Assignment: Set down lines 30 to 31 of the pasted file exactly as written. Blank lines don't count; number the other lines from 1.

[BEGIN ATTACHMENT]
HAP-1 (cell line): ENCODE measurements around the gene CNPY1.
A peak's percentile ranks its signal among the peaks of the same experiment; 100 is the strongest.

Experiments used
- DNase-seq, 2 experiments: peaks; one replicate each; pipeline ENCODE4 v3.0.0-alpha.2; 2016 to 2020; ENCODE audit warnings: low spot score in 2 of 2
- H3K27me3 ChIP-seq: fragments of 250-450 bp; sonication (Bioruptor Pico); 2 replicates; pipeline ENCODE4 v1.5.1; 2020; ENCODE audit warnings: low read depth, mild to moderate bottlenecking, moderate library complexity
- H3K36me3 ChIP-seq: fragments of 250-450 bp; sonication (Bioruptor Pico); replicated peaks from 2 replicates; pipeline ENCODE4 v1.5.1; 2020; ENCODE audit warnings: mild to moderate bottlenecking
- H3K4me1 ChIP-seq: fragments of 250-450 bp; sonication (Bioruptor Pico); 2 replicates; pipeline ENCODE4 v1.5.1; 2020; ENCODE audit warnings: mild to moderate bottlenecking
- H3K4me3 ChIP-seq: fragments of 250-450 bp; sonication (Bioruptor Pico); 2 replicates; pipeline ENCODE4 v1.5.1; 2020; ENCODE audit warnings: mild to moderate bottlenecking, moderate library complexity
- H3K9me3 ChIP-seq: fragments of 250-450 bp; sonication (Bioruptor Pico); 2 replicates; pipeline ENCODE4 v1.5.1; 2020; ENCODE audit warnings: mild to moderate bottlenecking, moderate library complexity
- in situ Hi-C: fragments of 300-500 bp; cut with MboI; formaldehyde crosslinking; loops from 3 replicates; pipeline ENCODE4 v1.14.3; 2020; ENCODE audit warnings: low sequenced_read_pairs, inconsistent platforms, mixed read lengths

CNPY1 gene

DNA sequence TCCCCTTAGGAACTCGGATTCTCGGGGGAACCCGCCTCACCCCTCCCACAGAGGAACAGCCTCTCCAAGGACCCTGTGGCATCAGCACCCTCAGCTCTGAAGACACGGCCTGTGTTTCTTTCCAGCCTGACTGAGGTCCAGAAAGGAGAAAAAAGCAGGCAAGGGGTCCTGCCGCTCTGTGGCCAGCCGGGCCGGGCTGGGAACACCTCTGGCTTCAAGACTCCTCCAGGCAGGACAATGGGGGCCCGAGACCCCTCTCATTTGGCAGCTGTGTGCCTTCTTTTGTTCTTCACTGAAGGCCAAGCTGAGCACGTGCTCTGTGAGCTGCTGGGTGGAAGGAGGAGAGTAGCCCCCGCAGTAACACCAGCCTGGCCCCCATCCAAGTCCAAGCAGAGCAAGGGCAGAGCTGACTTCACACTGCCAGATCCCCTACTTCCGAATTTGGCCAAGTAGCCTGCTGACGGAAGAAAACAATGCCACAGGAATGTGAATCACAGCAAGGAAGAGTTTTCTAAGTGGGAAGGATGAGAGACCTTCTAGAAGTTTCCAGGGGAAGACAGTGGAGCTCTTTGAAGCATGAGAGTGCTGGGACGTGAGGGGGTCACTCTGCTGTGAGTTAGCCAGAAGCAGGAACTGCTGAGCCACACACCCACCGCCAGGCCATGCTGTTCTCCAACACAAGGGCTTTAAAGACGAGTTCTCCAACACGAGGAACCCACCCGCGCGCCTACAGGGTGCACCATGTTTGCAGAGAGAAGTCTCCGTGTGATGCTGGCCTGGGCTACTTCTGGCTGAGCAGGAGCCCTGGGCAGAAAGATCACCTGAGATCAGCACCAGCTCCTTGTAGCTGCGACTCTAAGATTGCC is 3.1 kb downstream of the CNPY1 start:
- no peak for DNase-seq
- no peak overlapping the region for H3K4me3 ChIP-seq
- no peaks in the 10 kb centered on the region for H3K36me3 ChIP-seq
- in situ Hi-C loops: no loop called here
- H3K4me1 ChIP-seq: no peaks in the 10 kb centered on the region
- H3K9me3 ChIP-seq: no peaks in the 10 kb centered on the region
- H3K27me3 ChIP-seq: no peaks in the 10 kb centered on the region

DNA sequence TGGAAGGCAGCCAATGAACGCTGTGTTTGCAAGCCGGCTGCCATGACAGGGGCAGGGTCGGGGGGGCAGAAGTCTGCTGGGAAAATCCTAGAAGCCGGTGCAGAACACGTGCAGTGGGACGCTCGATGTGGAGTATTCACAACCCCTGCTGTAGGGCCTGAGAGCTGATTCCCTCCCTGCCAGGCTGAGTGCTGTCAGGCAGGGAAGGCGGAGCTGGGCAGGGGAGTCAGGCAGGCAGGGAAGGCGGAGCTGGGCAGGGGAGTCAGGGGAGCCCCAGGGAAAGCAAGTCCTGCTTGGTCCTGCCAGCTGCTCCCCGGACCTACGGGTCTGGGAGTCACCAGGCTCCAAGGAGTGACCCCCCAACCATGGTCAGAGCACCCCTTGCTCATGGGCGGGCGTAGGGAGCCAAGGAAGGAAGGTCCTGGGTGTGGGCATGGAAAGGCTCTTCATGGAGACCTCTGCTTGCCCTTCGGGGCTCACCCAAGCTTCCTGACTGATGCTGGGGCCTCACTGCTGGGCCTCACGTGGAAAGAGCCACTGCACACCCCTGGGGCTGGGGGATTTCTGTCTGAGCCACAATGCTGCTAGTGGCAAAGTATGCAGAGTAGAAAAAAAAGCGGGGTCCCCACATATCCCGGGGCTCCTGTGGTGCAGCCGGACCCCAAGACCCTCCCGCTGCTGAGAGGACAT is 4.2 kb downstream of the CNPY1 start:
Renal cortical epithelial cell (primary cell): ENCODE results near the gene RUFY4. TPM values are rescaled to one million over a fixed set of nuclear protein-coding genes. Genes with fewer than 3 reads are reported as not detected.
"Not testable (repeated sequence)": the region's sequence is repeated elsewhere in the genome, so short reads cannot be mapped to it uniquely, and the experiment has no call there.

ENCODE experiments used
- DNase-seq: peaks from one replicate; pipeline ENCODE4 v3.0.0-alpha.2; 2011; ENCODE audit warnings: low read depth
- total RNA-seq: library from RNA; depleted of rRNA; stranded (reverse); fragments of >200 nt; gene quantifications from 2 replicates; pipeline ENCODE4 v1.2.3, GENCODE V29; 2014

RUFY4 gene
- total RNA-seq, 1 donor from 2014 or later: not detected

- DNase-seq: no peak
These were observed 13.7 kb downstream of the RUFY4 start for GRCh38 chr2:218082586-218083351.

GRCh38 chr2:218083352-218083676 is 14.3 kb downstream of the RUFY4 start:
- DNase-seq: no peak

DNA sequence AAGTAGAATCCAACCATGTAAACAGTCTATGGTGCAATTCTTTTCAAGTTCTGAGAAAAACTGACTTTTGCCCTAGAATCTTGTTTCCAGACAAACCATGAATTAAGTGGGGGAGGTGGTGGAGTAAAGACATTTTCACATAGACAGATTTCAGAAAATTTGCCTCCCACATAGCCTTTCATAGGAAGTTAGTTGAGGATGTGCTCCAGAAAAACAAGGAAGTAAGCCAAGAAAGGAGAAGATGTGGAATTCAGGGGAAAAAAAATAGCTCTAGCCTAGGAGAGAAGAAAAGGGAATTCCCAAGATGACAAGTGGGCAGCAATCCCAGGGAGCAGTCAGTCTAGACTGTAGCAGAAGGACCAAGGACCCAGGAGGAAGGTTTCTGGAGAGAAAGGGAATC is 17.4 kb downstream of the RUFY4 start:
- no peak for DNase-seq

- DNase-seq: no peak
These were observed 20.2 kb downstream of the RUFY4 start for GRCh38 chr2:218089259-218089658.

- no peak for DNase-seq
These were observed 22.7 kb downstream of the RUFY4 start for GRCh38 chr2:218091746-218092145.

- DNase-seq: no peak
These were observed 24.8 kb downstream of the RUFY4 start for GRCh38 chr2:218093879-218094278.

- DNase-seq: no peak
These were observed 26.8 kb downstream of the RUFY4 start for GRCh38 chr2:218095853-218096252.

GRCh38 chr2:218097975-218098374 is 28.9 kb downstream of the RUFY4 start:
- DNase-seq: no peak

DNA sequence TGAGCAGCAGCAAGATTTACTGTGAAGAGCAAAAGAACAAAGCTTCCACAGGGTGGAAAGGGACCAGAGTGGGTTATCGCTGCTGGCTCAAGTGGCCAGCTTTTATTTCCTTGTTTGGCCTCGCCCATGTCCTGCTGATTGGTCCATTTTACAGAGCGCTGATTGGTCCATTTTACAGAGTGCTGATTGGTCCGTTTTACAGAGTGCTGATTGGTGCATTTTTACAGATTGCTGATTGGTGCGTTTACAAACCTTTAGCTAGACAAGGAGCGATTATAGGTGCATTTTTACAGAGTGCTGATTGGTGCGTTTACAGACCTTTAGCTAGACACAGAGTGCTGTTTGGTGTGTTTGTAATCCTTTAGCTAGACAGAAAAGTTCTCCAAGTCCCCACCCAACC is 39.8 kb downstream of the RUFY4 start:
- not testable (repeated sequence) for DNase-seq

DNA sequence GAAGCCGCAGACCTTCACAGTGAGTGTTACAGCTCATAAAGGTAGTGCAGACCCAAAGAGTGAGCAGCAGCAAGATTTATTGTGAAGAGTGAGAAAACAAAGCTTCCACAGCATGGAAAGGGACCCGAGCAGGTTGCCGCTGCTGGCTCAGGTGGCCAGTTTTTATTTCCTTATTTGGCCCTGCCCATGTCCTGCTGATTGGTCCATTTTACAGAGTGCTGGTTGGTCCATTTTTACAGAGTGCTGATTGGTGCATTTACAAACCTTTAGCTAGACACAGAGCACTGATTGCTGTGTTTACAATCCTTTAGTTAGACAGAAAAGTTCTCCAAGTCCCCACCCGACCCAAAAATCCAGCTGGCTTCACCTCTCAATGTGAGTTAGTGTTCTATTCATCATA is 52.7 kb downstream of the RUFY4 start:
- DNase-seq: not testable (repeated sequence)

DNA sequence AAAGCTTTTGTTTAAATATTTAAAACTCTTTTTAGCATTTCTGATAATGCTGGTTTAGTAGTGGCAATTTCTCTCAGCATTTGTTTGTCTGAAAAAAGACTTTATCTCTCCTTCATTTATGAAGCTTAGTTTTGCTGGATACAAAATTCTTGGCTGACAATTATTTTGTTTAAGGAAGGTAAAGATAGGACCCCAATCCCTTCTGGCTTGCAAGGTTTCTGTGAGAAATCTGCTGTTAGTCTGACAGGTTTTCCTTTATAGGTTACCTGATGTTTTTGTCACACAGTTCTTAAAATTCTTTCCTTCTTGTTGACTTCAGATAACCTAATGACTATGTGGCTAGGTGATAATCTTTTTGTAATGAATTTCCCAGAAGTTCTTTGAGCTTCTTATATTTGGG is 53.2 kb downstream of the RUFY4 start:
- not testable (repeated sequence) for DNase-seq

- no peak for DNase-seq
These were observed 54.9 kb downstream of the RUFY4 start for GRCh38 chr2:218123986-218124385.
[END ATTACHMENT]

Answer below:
GRCh38 chr2:218083352-218083676 is 14.3 kb downstream of the RUFY4 start:
- DNase-seq: no peak